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Teams to vote on F1 qualifying races

Mat Coch

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Wednesday 16th October, 2019 - 8:51am

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Teams are set to vote on the introduction of qualifying races

Formula 1 teams will today meet in Paris to vote on the introduction of qualifying races at selected events in 2020.

It’s been proposed that, at three events next year, a revised qualifying format be introduced, placing cars in reverse championship order for a sprint style race to determine the grid for the race itself.

Such a move would require all teams to agree, though not all are in support of the concept.

There are concerns that the performance differential between teams is not significant enough to allow cars to pass one another, and establish a grid that reflects the field’s true performance.

That’s reinforced by the prospect of starting the race without any strategic divergence, with the cars likely to start on a brand new set of tyres and teams invariably gravitating to the same compound.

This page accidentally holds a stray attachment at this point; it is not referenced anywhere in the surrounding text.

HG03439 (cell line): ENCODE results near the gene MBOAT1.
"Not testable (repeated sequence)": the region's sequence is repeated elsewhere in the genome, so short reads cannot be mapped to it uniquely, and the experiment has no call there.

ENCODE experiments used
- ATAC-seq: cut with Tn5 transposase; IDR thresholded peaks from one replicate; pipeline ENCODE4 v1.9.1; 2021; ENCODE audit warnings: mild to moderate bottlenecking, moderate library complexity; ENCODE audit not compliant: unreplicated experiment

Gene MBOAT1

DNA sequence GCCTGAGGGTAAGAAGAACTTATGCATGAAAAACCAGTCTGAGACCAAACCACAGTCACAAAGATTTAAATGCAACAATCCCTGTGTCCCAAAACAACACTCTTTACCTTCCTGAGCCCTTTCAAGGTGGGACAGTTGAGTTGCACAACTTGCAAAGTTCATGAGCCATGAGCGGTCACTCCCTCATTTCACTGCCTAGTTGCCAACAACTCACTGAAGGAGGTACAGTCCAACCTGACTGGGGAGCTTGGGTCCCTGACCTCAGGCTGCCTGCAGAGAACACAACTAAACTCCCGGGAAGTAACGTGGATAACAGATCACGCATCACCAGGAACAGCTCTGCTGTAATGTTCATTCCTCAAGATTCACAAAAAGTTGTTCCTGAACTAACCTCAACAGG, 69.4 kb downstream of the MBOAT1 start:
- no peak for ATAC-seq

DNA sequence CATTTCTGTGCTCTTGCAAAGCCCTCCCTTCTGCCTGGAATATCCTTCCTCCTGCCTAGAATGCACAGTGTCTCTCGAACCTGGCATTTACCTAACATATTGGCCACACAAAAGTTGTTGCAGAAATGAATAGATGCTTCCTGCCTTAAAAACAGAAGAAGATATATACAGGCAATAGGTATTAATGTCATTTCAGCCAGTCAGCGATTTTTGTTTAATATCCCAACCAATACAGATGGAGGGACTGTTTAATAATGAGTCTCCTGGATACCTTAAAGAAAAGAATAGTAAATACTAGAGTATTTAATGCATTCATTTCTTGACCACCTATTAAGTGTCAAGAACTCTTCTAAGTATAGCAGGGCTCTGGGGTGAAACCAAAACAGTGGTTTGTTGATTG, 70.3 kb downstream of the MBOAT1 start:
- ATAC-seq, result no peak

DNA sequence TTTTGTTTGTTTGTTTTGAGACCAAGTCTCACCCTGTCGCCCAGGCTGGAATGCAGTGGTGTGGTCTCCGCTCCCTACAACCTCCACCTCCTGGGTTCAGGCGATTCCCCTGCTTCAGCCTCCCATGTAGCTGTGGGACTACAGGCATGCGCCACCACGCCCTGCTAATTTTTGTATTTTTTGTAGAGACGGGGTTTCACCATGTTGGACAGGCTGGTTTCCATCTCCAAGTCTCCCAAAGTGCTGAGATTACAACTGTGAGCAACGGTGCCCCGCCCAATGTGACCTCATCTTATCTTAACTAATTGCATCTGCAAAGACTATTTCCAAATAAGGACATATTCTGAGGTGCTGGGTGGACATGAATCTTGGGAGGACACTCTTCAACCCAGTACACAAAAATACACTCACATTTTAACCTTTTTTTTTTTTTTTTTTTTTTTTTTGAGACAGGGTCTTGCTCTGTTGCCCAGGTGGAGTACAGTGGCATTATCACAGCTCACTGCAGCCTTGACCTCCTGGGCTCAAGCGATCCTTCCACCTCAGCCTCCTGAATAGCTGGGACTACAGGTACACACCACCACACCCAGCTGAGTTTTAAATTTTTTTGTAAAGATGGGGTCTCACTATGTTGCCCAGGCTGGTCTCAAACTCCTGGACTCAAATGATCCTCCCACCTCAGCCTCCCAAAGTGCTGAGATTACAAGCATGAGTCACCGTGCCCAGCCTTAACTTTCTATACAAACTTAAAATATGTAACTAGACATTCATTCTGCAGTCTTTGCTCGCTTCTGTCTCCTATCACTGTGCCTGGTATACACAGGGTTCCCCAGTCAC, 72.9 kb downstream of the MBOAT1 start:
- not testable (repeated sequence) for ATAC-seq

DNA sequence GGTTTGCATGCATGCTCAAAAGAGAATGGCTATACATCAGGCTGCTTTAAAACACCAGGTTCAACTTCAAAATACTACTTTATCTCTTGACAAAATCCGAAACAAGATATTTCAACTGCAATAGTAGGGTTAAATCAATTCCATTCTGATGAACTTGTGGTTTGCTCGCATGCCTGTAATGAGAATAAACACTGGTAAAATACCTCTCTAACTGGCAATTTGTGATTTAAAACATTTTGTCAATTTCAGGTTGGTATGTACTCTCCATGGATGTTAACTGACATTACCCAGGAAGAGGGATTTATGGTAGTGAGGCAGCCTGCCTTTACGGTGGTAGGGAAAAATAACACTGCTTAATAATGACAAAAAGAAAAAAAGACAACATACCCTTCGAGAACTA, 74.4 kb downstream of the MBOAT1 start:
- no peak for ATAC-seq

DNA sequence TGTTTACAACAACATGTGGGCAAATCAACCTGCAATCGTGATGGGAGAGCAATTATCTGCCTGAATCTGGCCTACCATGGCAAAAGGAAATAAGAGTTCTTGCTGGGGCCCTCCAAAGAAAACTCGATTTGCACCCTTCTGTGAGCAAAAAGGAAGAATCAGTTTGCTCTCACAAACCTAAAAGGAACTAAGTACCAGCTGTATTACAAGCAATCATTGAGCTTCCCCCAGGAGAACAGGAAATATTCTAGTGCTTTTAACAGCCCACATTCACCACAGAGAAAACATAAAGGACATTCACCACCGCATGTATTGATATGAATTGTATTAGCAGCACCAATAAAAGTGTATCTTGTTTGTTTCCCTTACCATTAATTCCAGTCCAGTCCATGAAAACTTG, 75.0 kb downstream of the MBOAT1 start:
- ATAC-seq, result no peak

Without unanimous support the concept cannot be introduced for next year.

Had the vote been held prior to April 30, a simple majority would have been sufficient.

To progress, the likes of Mercedes and Ferrari, teams which are known to be wary of the proposal, must be convinced such that they vote in favour of the change.

“If it’s not unanimous, it will not happen,” explained Haas boss Guenther Steiner.

“I don’t know if these people will be convinced, but that is a decision for Wednesday.”

Despite the negative outlook, Steiner suggest the new qualifying format could still happen.

Steiner is one of those in favour of the change, suggesting it’s worth trying before dismissing.

“You know, there was more than once that somebody didn’t want something, and then still it happened,” he said.

“So I wouldn’t get ahead of myself and say it is not going to happen.

“There are people which have got opinions, concerns about it, but the decision is on Wednesday, so let’s see what happens.”

“Sometimes you have to try things differently,” he added.

“If it doesn’t work, we should say ‘Hey, it didn’t work, let’s go back to what we had before.’

“I am happy to try that out and then see how it actually works, what impact it has.”

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